Augustine’s superior abilities led him to start a school of rhetoric in Carthage, then in Rome and Milan. However, he held his Manichean religion (a pseudo-Christian Persian gnostic religion) lightly and was urged by his mother (the relentless prayer for his soul), to follow Christ as revealed in Scripture and by Ambrose his newfound friend and fellow rhetorician, the Bishop of Milan. In late August of 386, at the age of thirty-one, Augustine finally repented and came to Christ alone for salvation; he abandoned his false beliefs, concubines, and hedonistic life, and pursued Gospel ministry. In his great and classic autobiography entitled Confessions, he related his conversion:
Late have I loved Thee, O Lord; and behold,
Thou wast within and I without, and there I sought Thee.
Thou wast with me when I was not with Thee.
Thou didst call, and cry, and burst my deafness.
Thou didst gleam, and glow, and dispel my blindness.
Thou didst touch me, and I burned for Thy peace.
For Thyself Thou hast made us,
And restless our hearts until in Thee they find their ease.
Late have I loved Thee, Thou Beauty ever old and ever new.
In AD 391, Augustine was ordained as a priest and established a monastic fellowship on his ancestral property near Hippo. His fame as a preacher and apologist for Christianity spread throughout the Church. More than three hundred fifty of his sermons have been preserved and his book entitled The City of God is a classic, still read today. In it, he argued that history is the story of two cities, the City of Man wherein dwells though unconcerned of their souls or in rejection of God and his Word, and the City of God, a heavenly city in which all true believers reside. He intended his work to comfort and encourage Christians in the midst of barbarian invasions and the dissolution of the Roman Empire.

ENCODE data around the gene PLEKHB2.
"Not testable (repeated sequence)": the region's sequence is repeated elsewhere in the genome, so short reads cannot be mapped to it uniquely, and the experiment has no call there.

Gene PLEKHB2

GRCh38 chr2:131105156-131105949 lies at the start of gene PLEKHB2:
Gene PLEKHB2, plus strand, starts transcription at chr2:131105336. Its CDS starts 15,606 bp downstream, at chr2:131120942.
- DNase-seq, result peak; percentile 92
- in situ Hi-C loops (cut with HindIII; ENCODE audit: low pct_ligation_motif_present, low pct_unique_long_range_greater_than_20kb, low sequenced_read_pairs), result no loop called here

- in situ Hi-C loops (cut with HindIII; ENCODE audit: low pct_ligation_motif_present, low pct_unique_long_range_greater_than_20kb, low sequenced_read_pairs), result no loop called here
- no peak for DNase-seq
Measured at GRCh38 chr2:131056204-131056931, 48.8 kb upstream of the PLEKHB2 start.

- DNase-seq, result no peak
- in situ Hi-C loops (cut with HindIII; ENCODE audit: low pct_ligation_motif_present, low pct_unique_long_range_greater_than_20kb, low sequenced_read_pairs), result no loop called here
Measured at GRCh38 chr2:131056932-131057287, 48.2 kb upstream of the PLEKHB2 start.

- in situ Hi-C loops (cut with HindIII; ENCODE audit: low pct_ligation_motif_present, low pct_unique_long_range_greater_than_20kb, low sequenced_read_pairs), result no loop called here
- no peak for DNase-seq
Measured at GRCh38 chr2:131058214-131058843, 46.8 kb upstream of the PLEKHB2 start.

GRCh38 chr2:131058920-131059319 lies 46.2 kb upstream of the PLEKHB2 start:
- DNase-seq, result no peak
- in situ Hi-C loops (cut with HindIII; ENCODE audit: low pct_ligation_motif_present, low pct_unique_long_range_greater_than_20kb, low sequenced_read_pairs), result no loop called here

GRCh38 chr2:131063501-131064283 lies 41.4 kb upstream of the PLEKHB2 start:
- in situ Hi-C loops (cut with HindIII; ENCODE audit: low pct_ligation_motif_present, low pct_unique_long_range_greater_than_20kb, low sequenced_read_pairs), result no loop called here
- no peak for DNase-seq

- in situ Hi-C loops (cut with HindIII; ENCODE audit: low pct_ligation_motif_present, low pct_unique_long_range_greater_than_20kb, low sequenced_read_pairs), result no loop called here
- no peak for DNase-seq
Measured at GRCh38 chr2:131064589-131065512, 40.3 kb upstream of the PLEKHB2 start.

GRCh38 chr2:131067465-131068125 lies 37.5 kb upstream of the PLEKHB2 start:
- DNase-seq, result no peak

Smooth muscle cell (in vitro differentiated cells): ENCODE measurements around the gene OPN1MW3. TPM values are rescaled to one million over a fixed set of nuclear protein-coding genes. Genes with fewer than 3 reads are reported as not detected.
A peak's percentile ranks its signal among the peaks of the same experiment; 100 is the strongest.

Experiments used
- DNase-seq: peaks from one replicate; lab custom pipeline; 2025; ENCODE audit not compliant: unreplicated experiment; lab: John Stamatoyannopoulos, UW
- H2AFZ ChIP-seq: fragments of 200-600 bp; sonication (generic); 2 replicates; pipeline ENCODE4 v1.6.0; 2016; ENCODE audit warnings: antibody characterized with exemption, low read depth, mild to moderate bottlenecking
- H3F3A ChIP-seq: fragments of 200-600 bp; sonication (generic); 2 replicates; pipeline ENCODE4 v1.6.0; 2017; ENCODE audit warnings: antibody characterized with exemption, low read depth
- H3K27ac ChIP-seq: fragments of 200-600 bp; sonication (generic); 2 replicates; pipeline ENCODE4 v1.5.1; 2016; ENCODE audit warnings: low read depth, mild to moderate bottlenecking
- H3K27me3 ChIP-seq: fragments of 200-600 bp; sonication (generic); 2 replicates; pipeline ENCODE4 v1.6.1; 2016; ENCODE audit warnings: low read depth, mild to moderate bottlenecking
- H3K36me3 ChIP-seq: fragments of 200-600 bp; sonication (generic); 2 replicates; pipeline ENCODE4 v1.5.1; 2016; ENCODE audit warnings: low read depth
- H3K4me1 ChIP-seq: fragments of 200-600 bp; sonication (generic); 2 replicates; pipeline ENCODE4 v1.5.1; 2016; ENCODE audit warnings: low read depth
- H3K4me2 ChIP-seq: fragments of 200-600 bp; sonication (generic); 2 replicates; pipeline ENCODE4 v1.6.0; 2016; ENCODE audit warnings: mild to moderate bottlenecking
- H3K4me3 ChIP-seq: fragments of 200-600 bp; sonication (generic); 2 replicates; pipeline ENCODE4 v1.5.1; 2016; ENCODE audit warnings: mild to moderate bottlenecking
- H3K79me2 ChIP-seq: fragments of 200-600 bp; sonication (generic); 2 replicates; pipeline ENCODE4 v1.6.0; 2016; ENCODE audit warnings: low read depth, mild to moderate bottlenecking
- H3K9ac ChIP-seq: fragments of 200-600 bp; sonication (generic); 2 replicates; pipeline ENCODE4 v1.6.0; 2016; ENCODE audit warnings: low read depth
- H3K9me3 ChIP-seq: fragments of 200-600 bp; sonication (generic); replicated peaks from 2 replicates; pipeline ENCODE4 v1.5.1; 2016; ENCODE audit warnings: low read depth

Saint Augustine in His Study, by Vittore Carpaccio (c. 1465-1525)
Augustine of Hippo’s influence on the Christian Church of his day and throughout the succeeding centuries has no parallels among the “Patristic Fathers”, till the coming of Thomas Aquinas. His embrace of salvation by grace and of the doctrine of predestination set him apart from many of his time. He spent his last days in prayer and repentance, with the penitential Psalms of David affixed to the walls of his room.
Though he also held heterodox beliefs about Mary and purgatory, and was highly influenced by neo-Platonic philosophy, Augustine’s influence, upon both the Medieval Church and the Protestant reformers centuries later, proved profound and powerful.